- Forgot program / lost: If you forget your program, do your best to make it look like you know what's going on. Avoid wandering aimlessly. If possible try to skate towards your pro and hope he/she can discretely remind you of what to do. One thing your pro can do to help you avoid this problem is to make sure your music is uniquely recognizable all the way through. If it has a lot of parts that sound alike its really easy for you to get confused and go off into the wrong segment. If every part of the music is unique and you practice it enough with the music to associate each part with its own elements in the program you'll be a lot less likely to get lost (and its a lot easier to get back on track if you have to stop and restart mid-program after an interruption).
- Loud Noise or Camera Flash Distracts You: What if you are startled by a noise or flash and it causes you to fall or lose your place in the program? There's no specific rule about this, and I'd say that in general the referee would make a judgment call based on the circumstances surrounding the event. Probably though it would have to be a VERY serious noise to motivate the referee to allow you to re-do anything. If this happens to you, you should probably get up and continue with your program as best you can. If the referee thinks that a reskate is warranted he will signal you to come over and talk about it. More than likely, most judges will recognize that you were distracted, and they will probably be a little more lenient in the marking of the affected element. If you complete the impacted program without reskate, and feel really compelled to ask for an opportunity to try over, you could approach the referee and plead your case. But I think that in general, if you do this you'd risk the possibility that some judges might think you're "whining" and they might let it impact your marks negatively.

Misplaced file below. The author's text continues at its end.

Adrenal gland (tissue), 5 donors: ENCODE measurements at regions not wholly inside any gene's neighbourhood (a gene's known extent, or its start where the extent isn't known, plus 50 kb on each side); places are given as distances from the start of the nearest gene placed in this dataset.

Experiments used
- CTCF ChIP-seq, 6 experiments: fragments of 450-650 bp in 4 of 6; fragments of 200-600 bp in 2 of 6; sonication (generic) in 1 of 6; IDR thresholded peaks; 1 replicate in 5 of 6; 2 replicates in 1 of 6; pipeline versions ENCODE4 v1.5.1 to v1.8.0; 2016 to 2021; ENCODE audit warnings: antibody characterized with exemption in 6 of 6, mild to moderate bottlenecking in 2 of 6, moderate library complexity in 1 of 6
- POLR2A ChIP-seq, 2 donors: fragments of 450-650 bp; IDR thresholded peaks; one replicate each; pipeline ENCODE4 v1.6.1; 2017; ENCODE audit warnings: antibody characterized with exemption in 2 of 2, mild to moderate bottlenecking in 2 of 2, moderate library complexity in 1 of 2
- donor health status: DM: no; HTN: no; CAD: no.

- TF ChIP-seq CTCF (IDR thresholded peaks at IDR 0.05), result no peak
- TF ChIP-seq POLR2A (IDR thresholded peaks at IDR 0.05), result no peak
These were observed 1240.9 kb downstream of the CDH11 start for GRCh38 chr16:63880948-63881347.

- You forgot your tape: You can't skate without music (unless its a no-music event), however if you forgot to bring your tape you don't have to scratch. See if you can find a friend or another skater that has a tape of the proper length you can borrow. Even if its not really your music, it IS music, and SOME music is a lot better than NO music... Its likely that your program won't match the music very well, but at least you'll be allowed to skate. Usually there's at least a couple skaters in each flite who don't have a real tight connection to their real music anyhow, so you won't be totally disadvantaged.
- Someone else has the same music: No reason to panic. There's very few pieces of music that the judges haven't heard quite a few times anyhow. It doesn't matter if they hear it twice in the same event. Just try to demonstrate the "better" interpretation of the piece... Besides, if you watch, you might pick up some ideas that will work for you too...
- Your pro isn't there to "put you out": Sometime in your career this is bound to happen. Whether its a schedule conflict, a "forget", or a miscommunication, you may find it necessary to prepare for and warm up for an event without your pro's guidance. Its ok if this happens - your pro is there to help you, but the rules do not require that you have a pro available at event time. Try to remember what they've done with you at past competitions and do the same things. Hopefully, you've laid out a standard plan for warmups - just follow that plan. You'll need to pay extra attention to listening for the "1 minute warning" announcement because you won't have your pro to remind you. If you have a friend that's available and knows your general ritual, it might be worthwhile to have them stand at the door just to help keep you calm and on-track. Make sure that someone has a copy of your backup tape available.
- Referee blows whistle: The whistle is used to attract someone's attention. Most often it is used to tell the judges to stop judging if you skate beyond your time allotment (see Program Timing Rules). Its also possible that the referee might use it to tell YOU to stop, if he saw something dangerous about to happen (like you were about to hit your fallen scrunchie). So if you hear the whistle, do a quick assessment of what's going on around you -- if there's a possibility he wants to warn you of something, PAY ATTENTION, and act accordingly. If your program is nearly over, it probably just means you just ran out of time, in which case you should wind up gracefully (the judges won't count anything that happens after the whistle anyhow).
If you should come up with a new and creative "wrong", or if you have a suggestion for a better response to any of the above events, please email me and tell me about it so I can include it in this summary.